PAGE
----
Math game transforms education
April 10, 2017 — Burlington, Ontario
Everyone agrees that math skills are important for lifelong success. In our online world, using gaming technology to help kids build these important problem-solving and analytical skills seems obvious.
Seizing the challenge to make math fun and engaging for kids, Rohan Mahimker and Alex Peters, recent grads from the University of Waterloo, founded SMARTeacher in 2011 to bring educational math software into the 21st century.
Based in Burlington, Ontario, the company turned to the National Research Council's Industrial Research Assistance Program (NRC-IRAP) to help develop and scale-up their math game, Prodigy, now used by millions of grade-school children in Canada and the United States.
"We were still at university when we realized that educational software had not kept up with improvements in gaming technology," explained Alex Peters, co-CEO of SMARTeacher. "Math makes a lot of kids anxious, and that gets in the way of learning. We wanted to design a game where kids could play at the right level to build confidence, then stretch to learn more. Too many kids are left behind."
"Our vision is to transform education," added Peters. "And we wanted to build and grow our company here in Canada."
Teachers can incorporate the game into their lesson planning and check the analytics as they go to see how each child is progressing. Colourful characters keep the children's attention and motivate them to progress further into the game and the learning materials. The company also has an optional in-game membership that parents can purchase to unlock extra game content, but which has no impact on the educational quality for the child.
Bringing educational software into the 21st century
After testing the content with two private grade schools in southern Ontario, Peters and Mahimker turned to IRAP in early 2012 for help with developing a robust technology platform. IRAP's support enabled the company to hire several young software developers in an otherwise expensive market they could not afford without help.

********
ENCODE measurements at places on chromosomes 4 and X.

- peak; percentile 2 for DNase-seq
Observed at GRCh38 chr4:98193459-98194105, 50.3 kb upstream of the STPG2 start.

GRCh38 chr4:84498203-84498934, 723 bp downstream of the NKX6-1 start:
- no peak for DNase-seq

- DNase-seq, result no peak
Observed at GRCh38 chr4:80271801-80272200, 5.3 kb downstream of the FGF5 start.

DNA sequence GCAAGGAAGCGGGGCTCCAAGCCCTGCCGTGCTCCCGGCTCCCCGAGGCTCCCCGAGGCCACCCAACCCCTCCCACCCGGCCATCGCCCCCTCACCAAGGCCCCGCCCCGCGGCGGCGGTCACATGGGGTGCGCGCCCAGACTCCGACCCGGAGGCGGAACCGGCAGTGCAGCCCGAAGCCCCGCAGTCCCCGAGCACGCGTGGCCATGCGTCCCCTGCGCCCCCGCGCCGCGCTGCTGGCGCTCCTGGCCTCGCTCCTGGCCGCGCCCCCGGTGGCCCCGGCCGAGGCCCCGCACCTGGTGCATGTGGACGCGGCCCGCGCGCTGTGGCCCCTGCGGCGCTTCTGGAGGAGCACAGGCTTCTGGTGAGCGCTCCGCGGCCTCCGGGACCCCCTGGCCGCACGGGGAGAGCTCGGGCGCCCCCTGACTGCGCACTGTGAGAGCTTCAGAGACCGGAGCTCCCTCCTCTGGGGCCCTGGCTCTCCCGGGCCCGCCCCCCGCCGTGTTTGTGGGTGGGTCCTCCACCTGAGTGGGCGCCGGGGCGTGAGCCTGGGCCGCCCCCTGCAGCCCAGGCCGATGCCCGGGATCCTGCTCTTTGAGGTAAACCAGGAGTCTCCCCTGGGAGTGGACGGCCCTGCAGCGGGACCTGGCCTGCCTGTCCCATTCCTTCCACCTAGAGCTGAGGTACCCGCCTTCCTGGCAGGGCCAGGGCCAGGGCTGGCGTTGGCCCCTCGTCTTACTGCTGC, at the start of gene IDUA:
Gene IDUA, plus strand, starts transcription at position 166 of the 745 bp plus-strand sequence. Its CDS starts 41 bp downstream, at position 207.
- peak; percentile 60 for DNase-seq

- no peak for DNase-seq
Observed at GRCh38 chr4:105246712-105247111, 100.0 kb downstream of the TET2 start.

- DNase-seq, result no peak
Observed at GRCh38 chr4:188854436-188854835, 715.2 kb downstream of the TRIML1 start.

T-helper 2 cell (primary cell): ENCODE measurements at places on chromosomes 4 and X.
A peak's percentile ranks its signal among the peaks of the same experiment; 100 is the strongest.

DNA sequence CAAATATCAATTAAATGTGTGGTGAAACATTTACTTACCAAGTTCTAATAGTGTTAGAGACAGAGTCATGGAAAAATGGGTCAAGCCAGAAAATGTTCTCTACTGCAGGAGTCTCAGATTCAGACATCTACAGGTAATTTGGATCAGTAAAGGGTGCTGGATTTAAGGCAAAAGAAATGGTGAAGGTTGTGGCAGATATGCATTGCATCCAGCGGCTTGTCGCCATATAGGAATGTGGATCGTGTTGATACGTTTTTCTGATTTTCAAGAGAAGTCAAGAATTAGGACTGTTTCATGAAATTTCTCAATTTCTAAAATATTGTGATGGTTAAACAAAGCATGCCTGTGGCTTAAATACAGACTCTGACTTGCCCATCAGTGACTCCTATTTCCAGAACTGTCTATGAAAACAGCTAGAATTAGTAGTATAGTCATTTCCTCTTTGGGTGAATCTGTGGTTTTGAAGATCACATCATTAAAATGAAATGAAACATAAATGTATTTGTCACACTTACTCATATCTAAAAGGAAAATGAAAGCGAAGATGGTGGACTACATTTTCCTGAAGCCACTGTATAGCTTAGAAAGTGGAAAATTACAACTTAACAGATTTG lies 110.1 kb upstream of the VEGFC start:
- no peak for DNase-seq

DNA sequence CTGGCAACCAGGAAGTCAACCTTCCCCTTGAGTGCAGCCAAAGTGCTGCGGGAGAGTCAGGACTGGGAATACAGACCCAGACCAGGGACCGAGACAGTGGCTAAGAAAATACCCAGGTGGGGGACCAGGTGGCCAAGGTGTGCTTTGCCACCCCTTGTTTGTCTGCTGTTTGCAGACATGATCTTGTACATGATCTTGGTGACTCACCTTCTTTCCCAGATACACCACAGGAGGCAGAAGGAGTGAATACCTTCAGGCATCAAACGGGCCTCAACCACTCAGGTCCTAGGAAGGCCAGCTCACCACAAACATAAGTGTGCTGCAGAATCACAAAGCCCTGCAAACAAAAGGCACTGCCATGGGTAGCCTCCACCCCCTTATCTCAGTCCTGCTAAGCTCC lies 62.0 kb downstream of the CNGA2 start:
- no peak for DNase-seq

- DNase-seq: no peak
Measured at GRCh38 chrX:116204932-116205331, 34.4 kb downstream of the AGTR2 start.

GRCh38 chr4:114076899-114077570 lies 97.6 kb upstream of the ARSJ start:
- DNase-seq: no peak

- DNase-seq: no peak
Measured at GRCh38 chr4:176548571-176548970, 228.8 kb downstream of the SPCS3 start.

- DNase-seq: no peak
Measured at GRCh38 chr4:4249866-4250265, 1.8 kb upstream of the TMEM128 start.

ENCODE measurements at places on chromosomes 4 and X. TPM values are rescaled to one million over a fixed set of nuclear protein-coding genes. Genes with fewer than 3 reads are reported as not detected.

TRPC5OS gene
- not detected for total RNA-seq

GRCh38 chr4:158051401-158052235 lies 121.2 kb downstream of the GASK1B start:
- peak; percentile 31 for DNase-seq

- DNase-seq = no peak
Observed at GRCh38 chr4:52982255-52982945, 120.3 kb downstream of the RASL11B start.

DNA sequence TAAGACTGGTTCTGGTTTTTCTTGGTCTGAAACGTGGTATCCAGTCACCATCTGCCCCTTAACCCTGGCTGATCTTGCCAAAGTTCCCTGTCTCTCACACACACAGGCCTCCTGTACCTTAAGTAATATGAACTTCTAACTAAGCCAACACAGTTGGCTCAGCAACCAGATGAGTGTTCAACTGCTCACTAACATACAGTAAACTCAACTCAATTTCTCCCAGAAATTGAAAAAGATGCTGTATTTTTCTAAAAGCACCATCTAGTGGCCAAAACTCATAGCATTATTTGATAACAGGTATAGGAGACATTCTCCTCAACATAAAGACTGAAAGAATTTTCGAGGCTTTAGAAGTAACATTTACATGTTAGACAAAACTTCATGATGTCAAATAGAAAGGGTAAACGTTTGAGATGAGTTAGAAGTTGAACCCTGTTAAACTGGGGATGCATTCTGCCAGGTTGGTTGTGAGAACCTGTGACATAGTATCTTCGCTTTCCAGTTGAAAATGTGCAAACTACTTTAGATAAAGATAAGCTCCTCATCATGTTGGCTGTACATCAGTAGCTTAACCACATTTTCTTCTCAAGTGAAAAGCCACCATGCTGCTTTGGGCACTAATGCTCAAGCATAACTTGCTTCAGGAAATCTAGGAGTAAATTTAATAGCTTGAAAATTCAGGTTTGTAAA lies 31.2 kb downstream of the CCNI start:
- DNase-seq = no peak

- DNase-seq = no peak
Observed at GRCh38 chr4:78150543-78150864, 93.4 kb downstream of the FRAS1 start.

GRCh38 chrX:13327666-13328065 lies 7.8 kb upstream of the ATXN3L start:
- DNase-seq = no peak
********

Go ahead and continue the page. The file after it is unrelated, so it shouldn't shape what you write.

"Building a viable game is labour intensive and costly," said Andrew Bauder, the Industrial Technology Advisor (ITA) who first worked with the company. "It's very important to hit the ground running with a stable platform. The software needed the capability to accommodate a large number of players at the same time, while simultaneously collecting, analyzing, and reporting back on a massive amount of data."
"SMARTeacher nailed it," said Vance Pan, the ITA who now works with the company. "To get the business strategy, the gameplay, and the scalability working so well so quickly is an incredible accomplishment for two entrepreneurs right out of university."
Prodigy quickly caught on. In 2014, 130,000 students from the Hamilton, Niagara and Peel school boards were playing. By 2015, 1.2 million students were enjoying Prodigy across Canada and the United States. By 2016, that number had swelled to 4.3 million students.
The next challenge became scaling the technical platform while keeping its reliability. The company approached IRAP again for support to hire back-end developers to address scaling bottlenecks and to enhance the functionality of the game. They wanted to add new characters and features so students could see each other playing at the same time.
"We were so impressed with IRAP's flexibility," said Peters. "You never really know how the tech stack – or software components – are going to work when you first start out. The ITAs were amazing, working with us to create a technology development plan that made sense."
Putting Canada on the map
"We were so impressed with IRAP's flexibility… The ITAs were amazing, working with us to create a technology development plan that made sense."
The result is a powerful educational tool that is helping a new generation of students around the world build their math literacy so they may thrive in a digital world. In January 2017, Prodigy had 13 million students signed on. Of these, 85 per cent were in the United States.
SMARTeacher itself is also growing – expanding from a bootstrap team of two entrepreneurs in 2011 to 65 full-time employees at the beginning of 2017.
"IRAP has been a big part of our story," emphasized Peters. "They were always challenging us to think strategically and made key introductions to potential advisors."
With plans to expand into new markets, such as the United Kingdom, and to launch into other subject areas, SMARTeacher is putting Canada on the map with its vision to transform education globally.
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